5. Be open to meeting new friends, and know when to let go of ones that harm you
Making new friends is hard, but the first year of high school is the best time to do it because everyone is in the same boat more or less. The key to making good friends is to treat the process like trying on clothes. Don’t be afraid to try on lots of new friendships, but if you find they don’t fit, don’t feel bad for putting them back on the rack either. Also, remember that you may outgrow the friends that fit you in middle school. Friends make us who we are, so make sure that your friends are people you admire and want to be like, because you’ll end up being like them the more you hang out with them.
6. Try something new every day, ESPECIALLY if it scares you
Every successful person in the world takes risks. Steve Jobs dropped out of college to follow his dreams, Martin Luther King and Ghandi literally risked their lives for what they believed in, Beyonce stepped away from the girl group that made her famous and her dad-manager to gain more control in her career. In fact, an ability to take calculated risks is one of the biggest predictors of success. So, start practicing in high school. The stakes are low (they may not seem like it, but they are, I promise), and every time you fail you will learn something that is priceless. Don’t know where to start? Start small — talk to a new person, break out in song and dance in the middle of Yogurtland, write an anonymous love poem and send it to your crush, volunteer to kill the spider in your living room, post a filterless selfie right when you wake up. The more you do this, the more you’ll realize that you can do anything that seems scary and survive. It’s a wonderful realization indeed.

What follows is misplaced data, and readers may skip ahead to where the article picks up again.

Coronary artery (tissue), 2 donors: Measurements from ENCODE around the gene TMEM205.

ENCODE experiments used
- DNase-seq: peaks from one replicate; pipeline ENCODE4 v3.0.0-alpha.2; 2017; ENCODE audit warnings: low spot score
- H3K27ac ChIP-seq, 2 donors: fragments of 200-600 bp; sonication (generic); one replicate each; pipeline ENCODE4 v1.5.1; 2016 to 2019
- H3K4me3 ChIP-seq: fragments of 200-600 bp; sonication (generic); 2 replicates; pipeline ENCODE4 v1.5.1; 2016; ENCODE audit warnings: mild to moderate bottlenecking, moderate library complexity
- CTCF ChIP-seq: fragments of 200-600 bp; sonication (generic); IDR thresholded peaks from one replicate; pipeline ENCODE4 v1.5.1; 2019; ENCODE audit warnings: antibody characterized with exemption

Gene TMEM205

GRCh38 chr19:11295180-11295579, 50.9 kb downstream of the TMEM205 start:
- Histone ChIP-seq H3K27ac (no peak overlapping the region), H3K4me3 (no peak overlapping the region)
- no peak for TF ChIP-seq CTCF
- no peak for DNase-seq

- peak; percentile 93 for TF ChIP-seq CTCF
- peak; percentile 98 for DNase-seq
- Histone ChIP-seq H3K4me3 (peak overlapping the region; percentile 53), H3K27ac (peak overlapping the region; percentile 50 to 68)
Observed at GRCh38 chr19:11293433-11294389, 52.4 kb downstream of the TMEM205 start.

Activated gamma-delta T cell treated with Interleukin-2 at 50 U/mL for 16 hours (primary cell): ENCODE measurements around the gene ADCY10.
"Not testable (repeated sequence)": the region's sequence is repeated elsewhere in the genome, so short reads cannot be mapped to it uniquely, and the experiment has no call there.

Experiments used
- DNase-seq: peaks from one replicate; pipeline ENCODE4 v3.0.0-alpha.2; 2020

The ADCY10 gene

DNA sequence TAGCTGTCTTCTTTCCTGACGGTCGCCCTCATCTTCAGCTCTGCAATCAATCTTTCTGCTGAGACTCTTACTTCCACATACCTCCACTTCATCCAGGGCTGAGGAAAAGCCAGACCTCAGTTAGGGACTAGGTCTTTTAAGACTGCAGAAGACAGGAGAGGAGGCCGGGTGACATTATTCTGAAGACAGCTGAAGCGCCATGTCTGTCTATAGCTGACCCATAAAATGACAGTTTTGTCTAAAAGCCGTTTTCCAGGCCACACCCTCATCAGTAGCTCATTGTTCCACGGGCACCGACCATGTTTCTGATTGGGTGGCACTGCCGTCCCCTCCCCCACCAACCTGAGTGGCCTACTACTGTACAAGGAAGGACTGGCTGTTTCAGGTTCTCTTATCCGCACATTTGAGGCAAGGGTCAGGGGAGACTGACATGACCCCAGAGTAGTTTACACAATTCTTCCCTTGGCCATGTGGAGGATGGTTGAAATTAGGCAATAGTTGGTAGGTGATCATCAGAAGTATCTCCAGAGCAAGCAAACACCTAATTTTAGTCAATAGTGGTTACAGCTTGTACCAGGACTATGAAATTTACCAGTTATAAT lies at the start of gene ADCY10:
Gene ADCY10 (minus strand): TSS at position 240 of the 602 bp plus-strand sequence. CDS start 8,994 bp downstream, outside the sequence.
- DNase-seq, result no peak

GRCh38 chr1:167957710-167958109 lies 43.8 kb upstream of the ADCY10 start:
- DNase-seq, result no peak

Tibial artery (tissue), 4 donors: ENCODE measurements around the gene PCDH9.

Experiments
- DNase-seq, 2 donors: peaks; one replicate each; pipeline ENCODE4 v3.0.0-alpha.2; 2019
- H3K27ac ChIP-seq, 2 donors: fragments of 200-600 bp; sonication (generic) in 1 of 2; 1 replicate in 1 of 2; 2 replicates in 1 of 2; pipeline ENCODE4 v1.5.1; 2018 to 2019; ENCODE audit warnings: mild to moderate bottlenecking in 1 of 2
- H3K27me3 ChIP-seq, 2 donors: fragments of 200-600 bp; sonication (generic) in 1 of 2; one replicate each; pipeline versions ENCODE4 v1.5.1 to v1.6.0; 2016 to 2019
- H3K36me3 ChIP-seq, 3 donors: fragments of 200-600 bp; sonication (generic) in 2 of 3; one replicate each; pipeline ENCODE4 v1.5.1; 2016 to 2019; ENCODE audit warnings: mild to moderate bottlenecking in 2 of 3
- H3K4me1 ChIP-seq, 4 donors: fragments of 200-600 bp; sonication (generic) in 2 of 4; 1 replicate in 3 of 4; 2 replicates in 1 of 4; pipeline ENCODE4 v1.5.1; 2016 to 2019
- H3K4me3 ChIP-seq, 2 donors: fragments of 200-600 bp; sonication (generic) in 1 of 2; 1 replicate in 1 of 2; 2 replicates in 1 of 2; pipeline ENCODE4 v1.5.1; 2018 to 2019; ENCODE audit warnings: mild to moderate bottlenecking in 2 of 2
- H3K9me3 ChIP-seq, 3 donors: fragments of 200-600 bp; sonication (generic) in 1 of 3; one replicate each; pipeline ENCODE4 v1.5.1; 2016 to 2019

7. Become really good friends with at least one teacher and your college counselor
I wrote a pretty lengthy post on the importance of letters of recommendation last week, but this is especially pertinent for young high schoolers. Your freshman year is the time to form these relationships. If you start early, they’ll be strong come college app time, and you’ll be able to build them organically so you don’t feel like a leech when you have to ask for an endorsement. You don’t have to be teacher’s pet in every class, but try to find someone that seems interesting to you, and ask them to be your mentor. In a few years this will pay off tremendously.
8. Don’t do things just because everyone else is doing them